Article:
Review: ‘The Sixth Man’ by David Baldacci
By Mitch Dudek email@example.com May 5, 2011 7:20PM
THE SIXTH MAN
By David Baldacci
Grand Central, 416 pages, $27.99
Updated: June 9, 2011 12:24AM
Author David Baldacci presents the deranged, jealous and greedy side of the American intelligence gathering community in his new novel The Sixth Man (Grand Central, $27.99).
Secret Service agents turned private investigators Sean King and Michelle Maxwell are forced to pry the lids off these secretive organizations to solve a homicide.
A friend, an old attorney, is killed in rural Maine while defending an accused serial murderer — and the duo pledge to see the case through as bodies pile up in the wake of forces unknown attempting to thwart their investigation.
The pair stumble onto something big — the fight over a new freakishly fast information processor that fundamentally changes the face of national security — to the dismay of longtime intelligence power brokers.
Oh yeah, and add a sensitive “Rain Man”-on-steroids type savant caught in the middle.
That’s the gist.
Mercenaries, patriots and profiteers mix with old-fashion gumshoeing and some cool spy stuff to provide enough intrigue and action to flip the last page. However, a rash of cliched one-upmanship dialogue between government agents is enough to make you shake your head.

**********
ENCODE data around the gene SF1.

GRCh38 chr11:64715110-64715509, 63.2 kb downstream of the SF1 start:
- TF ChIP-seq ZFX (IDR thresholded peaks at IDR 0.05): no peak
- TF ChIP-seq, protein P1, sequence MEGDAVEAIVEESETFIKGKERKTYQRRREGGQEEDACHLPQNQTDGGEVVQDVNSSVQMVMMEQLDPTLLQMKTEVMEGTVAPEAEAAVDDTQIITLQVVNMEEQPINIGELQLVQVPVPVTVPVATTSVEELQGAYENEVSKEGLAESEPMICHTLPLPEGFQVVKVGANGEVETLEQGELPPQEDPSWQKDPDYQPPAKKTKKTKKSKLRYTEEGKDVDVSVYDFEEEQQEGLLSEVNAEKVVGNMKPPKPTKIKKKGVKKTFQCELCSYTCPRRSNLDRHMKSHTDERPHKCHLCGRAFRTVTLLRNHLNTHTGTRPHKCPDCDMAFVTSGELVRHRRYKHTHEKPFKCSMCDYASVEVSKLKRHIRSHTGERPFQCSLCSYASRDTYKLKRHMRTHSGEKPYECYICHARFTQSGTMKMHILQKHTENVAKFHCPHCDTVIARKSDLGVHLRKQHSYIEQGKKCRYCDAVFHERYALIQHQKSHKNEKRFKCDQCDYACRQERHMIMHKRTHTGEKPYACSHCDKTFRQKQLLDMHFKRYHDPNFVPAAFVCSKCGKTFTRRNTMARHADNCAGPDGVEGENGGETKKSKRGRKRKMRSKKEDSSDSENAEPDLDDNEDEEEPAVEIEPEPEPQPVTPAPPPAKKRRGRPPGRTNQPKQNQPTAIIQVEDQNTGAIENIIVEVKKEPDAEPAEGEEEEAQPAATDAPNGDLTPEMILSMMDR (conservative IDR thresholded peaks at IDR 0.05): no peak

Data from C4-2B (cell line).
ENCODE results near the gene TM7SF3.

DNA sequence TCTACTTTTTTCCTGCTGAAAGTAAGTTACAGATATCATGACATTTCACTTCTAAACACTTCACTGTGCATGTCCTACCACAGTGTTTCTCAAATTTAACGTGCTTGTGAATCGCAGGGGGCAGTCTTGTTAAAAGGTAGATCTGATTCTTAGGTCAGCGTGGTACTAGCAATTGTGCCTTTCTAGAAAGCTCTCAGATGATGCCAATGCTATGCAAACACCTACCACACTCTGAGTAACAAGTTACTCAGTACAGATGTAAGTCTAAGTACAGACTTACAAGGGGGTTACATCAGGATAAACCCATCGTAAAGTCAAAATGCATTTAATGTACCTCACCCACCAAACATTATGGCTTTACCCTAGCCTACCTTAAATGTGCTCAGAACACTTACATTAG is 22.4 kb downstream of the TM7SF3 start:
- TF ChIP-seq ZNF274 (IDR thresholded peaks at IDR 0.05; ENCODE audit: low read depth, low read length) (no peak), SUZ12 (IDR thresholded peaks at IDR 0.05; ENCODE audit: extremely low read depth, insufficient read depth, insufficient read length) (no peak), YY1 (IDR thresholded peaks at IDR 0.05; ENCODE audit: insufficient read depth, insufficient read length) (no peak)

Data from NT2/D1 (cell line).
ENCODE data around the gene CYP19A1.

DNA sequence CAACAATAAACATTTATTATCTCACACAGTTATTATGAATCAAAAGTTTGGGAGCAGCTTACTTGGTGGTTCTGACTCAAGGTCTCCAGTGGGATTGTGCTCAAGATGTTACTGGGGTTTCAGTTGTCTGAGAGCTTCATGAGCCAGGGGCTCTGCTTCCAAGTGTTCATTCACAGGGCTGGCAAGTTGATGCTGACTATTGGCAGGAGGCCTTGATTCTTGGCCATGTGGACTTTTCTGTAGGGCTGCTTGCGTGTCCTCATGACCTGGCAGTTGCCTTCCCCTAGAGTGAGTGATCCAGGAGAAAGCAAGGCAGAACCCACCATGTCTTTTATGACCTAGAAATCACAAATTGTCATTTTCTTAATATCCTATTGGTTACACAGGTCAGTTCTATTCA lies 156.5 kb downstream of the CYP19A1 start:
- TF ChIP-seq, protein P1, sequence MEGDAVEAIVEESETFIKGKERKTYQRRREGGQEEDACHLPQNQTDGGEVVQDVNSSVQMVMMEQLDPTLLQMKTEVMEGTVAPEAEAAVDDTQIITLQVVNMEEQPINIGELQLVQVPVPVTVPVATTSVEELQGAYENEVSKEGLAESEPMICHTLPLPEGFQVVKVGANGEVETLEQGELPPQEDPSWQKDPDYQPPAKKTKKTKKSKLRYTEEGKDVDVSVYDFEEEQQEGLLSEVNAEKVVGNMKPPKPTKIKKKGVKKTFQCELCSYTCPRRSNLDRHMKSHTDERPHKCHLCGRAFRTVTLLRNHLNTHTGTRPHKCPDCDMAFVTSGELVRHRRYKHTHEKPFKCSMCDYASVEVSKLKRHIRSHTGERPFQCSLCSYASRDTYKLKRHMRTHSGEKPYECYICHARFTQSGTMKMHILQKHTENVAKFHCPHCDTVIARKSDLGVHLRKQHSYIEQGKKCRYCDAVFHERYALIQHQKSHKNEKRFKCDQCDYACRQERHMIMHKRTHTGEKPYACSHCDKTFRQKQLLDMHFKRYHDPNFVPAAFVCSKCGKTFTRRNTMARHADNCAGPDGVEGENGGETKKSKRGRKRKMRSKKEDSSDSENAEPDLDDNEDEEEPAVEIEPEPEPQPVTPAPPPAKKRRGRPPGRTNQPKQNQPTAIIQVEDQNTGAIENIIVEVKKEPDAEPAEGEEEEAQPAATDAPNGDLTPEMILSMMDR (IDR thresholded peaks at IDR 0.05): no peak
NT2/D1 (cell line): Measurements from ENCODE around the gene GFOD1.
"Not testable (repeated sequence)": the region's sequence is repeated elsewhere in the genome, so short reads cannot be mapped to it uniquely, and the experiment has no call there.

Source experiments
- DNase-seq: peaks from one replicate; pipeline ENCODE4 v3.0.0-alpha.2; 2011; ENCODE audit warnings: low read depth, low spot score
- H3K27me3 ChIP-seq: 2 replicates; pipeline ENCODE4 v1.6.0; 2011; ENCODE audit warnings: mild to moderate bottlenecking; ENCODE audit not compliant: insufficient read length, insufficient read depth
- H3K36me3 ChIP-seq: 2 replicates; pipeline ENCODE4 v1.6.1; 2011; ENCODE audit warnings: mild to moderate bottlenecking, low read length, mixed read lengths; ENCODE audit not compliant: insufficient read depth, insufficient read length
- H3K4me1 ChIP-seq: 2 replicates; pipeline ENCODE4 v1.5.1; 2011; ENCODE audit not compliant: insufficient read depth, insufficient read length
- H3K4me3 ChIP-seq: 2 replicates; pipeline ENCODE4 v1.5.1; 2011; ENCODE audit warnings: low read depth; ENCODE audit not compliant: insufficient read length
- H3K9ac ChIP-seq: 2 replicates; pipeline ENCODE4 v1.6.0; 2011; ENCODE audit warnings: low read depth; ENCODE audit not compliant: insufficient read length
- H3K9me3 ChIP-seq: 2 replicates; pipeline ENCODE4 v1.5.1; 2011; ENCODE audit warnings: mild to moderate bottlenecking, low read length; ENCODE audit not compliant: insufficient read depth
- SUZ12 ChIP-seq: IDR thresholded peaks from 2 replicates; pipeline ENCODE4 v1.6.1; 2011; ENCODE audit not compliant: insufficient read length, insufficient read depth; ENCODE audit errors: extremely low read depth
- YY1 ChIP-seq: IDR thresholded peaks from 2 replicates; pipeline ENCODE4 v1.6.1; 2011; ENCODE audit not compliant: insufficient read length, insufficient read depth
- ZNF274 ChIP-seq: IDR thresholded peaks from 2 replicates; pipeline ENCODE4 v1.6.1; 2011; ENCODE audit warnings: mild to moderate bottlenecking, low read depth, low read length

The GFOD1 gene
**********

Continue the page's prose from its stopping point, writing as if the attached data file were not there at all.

Michelle Maxwell is memorable for her ability to drop multiple men in physical combat in mere seconds. The carnage is reminiscent of a Steven Seagal flick. She’s an “estrogen-filled tornado who can shoot the pants off most of the premier snipers in the military.”
Sean King, an attorney, favors a more cautious approach.
Both awkwardly suppress a romantic relationship with bad humor and deference to the job at hand. Cat and mouse games and a few unexpected revelations provide an entertaining read. And the challenge of getting competing intelligence agencies to work together is a relevant topic. After reading the Baldacci dramatization, the little that is known on the subject becomes more striking.